By the middle of the thirteenth century, the embellishment of the claim of Jewish murderousness took yet another turn, into the allegation that the murders were rooted in Jewish ritual, that Jews required Christian blood for their Passover ceremonies. The combination of the new claim of Jewish murderousness with the centrality of blood in the biblical account of the exodus from Egypt fostered this new turn. The blood libel was destined for a long history, which stretches from the thirteenth century down into the twentieth and twenty-first centuries, despite lengthy and carefully documented denials by major figures in church and lay hierarchies.
Mention has already been made of the host desecration allegation that first surfaced in Paris at the end of the thirteenth century. Here the core elements continued to involve alleged Jewish hatred of Christianity and Jesus. The sense of victims shifted, however, from contemporary Christians back to Jesus himself, transubstantiated into the host wafer. Jews were accused of attempting to harm Jesus once again, this time through maltreatment of the host via boiling, piercing, or mutilating. The reports of host desecration were regularly accompanied by tales of miracles accomplished by the maltreated host, exposing the purported Jewish hatred and cruelty. Church leadership was less vigorous in combating the allegations of host desecration than it was in challenging the ritual murder accusations and the blood libel.
Finally, when Europe suffered the disastrous catastrophe of the Black Death in the mid-fourteenth century, the accumulated imagery of Jewish malevolence played into the desperate quest to identify the agents of the unmanageable calamity. In a Europe where death was everywhere and the normal human efforts to control plague seemed to achieve nothing, purported agents of the crisis like the devil and witches were sought out. Given the folklore of Jewish enmity and malevolence, the Jews were added to the catalogue of purveyors of the disease and were regularly subjected to violent persecution. Once again, the efforts of the established leadership groups to protect the Jews were sincere. However, given the level of societal disruption, these efforts were only minimally successful.
The potent anti-Jewish imagery set the stage for recurrent outbreaks of popular violence. In antiquity, the major instances of physical violence against Jews stemmed overwhelmingly from established authorities, e.g. the Assyrian destruction of the Israelite kingdom in the eighth pre-Christian century, the Babylonian assault on Jerusalem early in the sixth pre-Christian century, the Seleucid decrees against Judaism of the second pre-Christian century, Roman destruction of Jerusalem in the first century, and Roman persecution of the second century. In the Middle Ages, anti-Jewish violence came from a different direction, from mobs fired by anti-Jewish sentiment and freed from normal societal constraints by one or another crisis.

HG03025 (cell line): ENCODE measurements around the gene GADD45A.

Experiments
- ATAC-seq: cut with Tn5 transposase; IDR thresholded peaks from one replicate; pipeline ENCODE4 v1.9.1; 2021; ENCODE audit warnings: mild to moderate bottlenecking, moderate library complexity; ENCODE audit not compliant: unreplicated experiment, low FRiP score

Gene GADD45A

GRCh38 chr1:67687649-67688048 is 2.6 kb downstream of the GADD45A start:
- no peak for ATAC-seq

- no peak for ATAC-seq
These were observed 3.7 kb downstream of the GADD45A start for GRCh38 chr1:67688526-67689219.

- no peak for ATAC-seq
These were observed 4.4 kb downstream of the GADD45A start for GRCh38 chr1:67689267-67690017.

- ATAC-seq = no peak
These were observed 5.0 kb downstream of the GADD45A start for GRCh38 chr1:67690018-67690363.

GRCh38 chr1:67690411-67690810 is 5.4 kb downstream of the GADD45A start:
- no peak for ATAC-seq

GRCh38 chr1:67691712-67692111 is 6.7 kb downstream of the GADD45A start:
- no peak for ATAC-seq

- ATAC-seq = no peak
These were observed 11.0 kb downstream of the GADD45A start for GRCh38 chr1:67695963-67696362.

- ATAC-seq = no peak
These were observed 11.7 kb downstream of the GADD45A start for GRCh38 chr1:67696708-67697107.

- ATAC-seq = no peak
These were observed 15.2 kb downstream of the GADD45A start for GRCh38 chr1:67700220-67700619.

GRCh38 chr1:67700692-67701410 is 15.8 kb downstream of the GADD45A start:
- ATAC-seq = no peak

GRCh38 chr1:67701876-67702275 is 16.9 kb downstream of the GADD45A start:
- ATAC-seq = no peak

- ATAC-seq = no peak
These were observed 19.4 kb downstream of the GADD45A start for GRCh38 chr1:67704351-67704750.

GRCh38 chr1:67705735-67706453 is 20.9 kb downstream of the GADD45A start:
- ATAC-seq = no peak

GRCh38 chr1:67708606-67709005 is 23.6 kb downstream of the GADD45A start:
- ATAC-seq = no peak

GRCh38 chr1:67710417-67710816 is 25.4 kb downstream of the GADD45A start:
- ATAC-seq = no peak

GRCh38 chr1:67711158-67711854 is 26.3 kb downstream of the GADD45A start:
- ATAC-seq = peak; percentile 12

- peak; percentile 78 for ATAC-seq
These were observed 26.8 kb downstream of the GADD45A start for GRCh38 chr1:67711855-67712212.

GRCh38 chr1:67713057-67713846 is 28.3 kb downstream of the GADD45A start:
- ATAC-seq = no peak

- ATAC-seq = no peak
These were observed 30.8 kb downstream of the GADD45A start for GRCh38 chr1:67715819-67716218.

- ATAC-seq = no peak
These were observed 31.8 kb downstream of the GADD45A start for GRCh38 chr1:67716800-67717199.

The first of these popular outbreaks took place in 1096, in association with the call to the First Crusade. As noted, Pope Urban II almost certainly made no mention of Jews and intended no anti-Jewish implications to his call to a holy war. The major militias that responded to the papal challenge and that successfully conquered Jerusalem in the summer of 1099 seem to have been immune to any anti-Jewish implications of their campaign. In the Rhineland, however, both crusaders and their burgher sympathizers translated the papal call into a justification for anti-Jewish violence, some of it extreme. A number of major Rhineland Jewish communities were destroyed in their entirety. As noted, the Rhineland bloodbath was not repeated during the subsequent major crusades, as the ecclesiastical and lay leadership of Europe were fully prepared for anti-Jewish sentiment and were committed to insuring that it not eventuate in violence.
At the end of the thirteenth century, however, societal disintegration in the German lands coupled with the proliferating anti-Jewish imagery previously depicted set the stage for a massive outbreak of violence that gain cost thousands of Jewish lives. This violence was exceeded by the anti-Jewish assaults of 1348-49. The spread of the Black Plague disrupted normal societal life all through Europe. Unable to cope with the devastation of the plague, frantic Europeans sought all kinds of keys to the calamity, often focusing on alleged henchmen of the devil to explain what seemed inexplicable. Assaults on Jewish communities spread all across the continent, despite the efforts of the authorities to dampen the violence. Again, the proliferation of anti-Jewish imagery in conjunction with societal breakdown set the stage for massive violence.
The last major episode of anti-Jewish violence of our period took place on the Iberian peninsula in 1391. Again, the long-term cause was societal resentment and the spread of anti-Jewish calumnies; the immediate cause was a breakdown in royal authority all across the peninsula. The result was massive violence, with large numbers of Jews electing to convert, rather than forfeit their lives. In many cases, the conversion was insincere, based on the notion that forced conversion was in fact illegitimate and on the assumption that return to normalcy would eventuate in return to Judaism. The latter assumption proved in the event mistaken.
Thus, the medieval centuries saw considerable development of the prior legacy of ecclesiastical doctrine, policy, and imagery with respect to Judaism and the Jews. Doctrine and policy showed considerable evolution, but could be fairly well controlled by the leadership of the Roman Catholic Church. Not so with imagery of Judaism and the
Jews. During the period between 1000 and 1500, this imagery was widely reinterpreted and expanded by the folk mentality of western Christendom, almost exclusively in negative directions. The result was a set of stereotypes that caused considerable harm to the Jews of Europe, serving as a key factor in the recurrent outbreak of severe anti-Jewish violence across Europe. Indeed, this medieval imagery continued to wreak havoc through the post-medieval centuries as well.